TAMPA — Less than six months after a wrecking crew tore through the 1913 Gary school, another historic building is on track to meet the same fate.
The owner of Ybor City's 1925 Ferlita Macaroni Factory submitted an application this week to demolish the blonde brick relic of the district's Italian heritage.
Les Thompson, who has owned and managed the building since 1985, says it was in a deteriorated condition when he bought it. He planned to restore it, but never did.
Last summer, city officials discovered part of its roof had collapsed. Thompson is president of his family-owned company, which specializes in metal roofing.
Historic preservation manager Dennis Fernandez said the city offered him a low-interest loan to get the building stabilized.
But Thompson, declaring economic hardship, wants to tear it down instead.
Fernandez calls the possible demise of the Ferlita Macaroni Factory yet another chapter in Tampa's ongoing story of demolition by neglect.
• • •
Right now, other Tampa buildings are quietly deteriorating — the water-damaged cigar factories of Palmetto Beach, the Union Station Hotel.
The structures will sit vacant for years until calamity strikes. They'll catch fire, or, in the case of the Gary School, they'll just cave in on themselves.
This summer, when a quarter of the historic school gave way to an avalanche of red bricks, the city had no choice but to order its demolition.
Owner John Simon's company happened to be in the demolition business. He did the job himself.
Early this year, the city passed a "demolition by neglect" ordinance that gives the historic preservation department more authority in enforcing the care of Tampa's most valuable buildings.
"The city will go on all day long about how they're doing what they can," says Tony LaColla, president of the Historic Ybor Neighborhood Civic Association.
"But we're not seeing that."
• • •
In 1912, Giuseppe Ferlita started the pasta company from his home in West Tampa. He dried the macaroni on his porch and delivered it by horse and carriage to his customers.
Pasta was a dinner table staple when cigar factory workers came home, said Rodney Kite-Powell, a curator at the Tampa Bay History Center. The macaroni company was a success.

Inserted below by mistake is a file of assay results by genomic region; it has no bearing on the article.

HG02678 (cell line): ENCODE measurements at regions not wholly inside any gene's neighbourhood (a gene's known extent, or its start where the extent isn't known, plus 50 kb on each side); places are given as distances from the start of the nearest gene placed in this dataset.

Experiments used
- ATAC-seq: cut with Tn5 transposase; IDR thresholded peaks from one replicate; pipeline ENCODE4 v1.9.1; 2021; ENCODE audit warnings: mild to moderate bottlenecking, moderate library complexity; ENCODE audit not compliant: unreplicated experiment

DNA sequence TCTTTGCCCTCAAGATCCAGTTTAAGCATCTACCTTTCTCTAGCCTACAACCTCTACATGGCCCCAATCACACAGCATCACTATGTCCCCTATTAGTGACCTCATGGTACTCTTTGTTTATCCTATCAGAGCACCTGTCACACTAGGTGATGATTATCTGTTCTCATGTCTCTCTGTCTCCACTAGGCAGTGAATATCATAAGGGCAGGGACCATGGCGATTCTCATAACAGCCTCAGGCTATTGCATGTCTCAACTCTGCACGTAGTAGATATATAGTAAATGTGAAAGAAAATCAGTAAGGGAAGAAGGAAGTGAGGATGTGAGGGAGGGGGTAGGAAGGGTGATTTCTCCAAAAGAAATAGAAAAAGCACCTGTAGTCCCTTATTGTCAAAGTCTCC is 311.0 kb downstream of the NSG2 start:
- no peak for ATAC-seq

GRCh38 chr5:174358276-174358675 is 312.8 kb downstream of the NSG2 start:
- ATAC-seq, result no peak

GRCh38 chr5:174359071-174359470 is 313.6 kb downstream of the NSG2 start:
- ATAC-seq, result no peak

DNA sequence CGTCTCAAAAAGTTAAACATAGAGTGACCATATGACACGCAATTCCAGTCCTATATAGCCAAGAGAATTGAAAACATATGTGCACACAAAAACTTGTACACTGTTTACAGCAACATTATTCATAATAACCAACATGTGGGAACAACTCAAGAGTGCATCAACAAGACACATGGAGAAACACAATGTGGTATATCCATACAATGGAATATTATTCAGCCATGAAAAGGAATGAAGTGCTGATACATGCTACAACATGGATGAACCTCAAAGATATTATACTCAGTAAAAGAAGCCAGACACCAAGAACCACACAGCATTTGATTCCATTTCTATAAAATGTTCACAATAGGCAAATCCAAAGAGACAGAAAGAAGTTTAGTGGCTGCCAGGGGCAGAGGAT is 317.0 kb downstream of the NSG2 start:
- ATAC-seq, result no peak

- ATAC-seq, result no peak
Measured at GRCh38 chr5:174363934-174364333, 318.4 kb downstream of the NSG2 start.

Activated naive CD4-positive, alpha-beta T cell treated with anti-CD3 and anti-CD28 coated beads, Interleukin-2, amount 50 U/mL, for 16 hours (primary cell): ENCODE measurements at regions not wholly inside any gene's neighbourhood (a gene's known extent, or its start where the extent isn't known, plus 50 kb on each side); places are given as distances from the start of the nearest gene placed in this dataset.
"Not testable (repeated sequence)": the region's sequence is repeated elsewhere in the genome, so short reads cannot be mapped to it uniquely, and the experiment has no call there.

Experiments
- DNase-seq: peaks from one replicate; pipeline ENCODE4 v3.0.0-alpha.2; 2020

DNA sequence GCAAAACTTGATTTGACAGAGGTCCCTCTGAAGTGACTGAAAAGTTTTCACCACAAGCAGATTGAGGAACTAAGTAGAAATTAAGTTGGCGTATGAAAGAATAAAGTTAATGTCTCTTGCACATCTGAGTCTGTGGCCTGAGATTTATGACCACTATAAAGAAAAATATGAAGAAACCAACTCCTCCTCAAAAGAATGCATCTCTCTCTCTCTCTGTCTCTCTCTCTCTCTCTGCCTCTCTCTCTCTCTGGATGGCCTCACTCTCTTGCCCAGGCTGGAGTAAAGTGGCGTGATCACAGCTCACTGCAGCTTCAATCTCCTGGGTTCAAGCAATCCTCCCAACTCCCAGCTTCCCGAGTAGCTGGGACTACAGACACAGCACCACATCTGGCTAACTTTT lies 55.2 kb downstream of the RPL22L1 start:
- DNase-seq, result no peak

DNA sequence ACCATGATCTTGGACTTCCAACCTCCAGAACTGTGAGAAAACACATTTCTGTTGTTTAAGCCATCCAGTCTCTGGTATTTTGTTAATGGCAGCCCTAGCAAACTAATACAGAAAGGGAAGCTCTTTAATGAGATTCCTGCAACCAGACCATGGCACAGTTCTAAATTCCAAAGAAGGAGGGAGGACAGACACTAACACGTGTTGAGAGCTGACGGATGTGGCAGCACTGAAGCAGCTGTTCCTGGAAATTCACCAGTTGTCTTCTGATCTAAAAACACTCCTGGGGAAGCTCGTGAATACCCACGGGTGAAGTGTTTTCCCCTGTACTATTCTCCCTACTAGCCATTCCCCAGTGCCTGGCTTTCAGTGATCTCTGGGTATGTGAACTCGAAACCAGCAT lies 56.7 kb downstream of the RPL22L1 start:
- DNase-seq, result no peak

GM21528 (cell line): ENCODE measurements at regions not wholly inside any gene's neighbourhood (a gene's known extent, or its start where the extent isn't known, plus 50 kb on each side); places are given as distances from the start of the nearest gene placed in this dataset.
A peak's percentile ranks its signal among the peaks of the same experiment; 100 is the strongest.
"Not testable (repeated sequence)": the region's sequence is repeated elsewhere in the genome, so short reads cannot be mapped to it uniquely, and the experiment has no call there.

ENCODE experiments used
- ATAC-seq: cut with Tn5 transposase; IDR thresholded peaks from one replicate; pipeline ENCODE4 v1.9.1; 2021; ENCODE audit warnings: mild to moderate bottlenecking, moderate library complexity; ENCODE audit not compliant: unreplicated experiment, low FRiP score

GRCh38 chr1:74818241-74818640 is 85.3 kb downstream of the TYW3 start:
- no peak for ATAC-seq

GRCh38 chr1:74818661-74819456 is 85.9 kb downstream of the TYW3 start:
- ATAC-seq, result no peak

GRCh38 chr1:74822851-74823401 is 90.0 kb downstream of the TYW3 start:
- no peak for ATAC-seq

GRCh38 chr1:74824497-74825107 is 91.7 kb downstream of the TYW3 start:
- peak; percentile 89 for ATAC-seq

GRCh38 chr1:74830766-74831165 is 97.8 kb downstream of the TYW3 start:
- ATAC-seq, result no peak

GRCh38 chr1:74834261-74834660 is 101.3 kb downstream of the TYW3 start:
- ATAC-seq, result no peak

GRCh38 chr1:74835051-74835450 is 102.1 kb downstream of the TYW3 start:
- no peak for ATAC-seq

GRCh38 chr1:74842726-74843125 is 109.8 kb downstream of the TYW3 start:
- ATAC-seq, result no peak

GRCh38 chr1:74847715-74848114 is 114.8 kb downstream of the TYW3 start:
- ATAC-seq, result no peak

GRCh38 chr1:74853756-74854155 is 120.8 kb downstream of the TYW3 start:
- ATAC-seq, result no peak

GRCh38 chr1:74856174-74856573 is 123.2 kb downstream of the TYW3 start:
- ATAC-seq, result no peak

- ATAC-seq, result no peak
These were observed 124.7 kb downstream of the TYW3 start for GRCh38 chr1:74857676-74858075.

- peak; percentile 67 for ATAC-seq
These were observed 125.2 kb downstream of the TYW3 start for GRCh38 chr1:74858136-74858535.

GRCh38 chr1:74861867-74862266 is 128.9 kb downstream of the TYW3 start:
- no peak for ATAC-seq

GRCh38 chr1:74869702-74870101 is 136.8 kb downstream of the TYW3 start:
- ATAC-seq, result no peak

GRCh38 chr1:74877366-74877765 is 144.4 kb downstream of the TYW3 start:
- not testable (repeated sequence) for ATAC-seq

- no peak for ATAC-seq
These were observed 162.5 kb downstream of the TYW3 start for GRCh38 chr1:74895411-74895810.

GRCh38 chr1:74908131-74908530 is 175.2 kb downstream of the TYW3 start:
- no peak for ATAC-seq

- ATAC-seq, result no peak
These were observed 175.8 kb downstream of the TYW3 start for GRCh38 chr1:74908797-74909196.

After an expansion to a West Tampa factory, Ferlita built the Ybor factory at 1607 N 22nd St. Its columns and ornate entries echo those of the ethnic social clubs nearby.
The company moved its operation back to West Tampa in 1936, and the building has since undergone a series of owners. Grandson Ken Ferlita recalls it once served as a water bed mattress storage facility.
Through the years, the building has been in and out of code enforcement. Neighbor and preservationist Fran Costantino recalls calling the department numerous times after seeing homeless people sleeping inside the building.
"If there ever was a poster child for demolition by neglect," Costantino said, "there should be a picture of Les Thompson."
Thompson offered no explanation for his decision to demolish the building, other than to say it was deteriorated.
Fernandez says it can be stabilized.
The Barrio Latino Commission, which makes decisions for Ybor's historic buildings, will hear Thompson's case for demolition in April.
Meanwhile, LaColla wonders if Ybor residents could use Community Redevelopment Area money to buy it and turn it into a neighborhood center. He plans to bring up the idea at a March 4 community meeting.
"I drive by the building every single day and I've always admired how beautiful it is," LaColla said. "It has so much potential. ...
"It needs to be saved."
Alexandra Zayas can be reached at email@example.com or (813) 226-3354.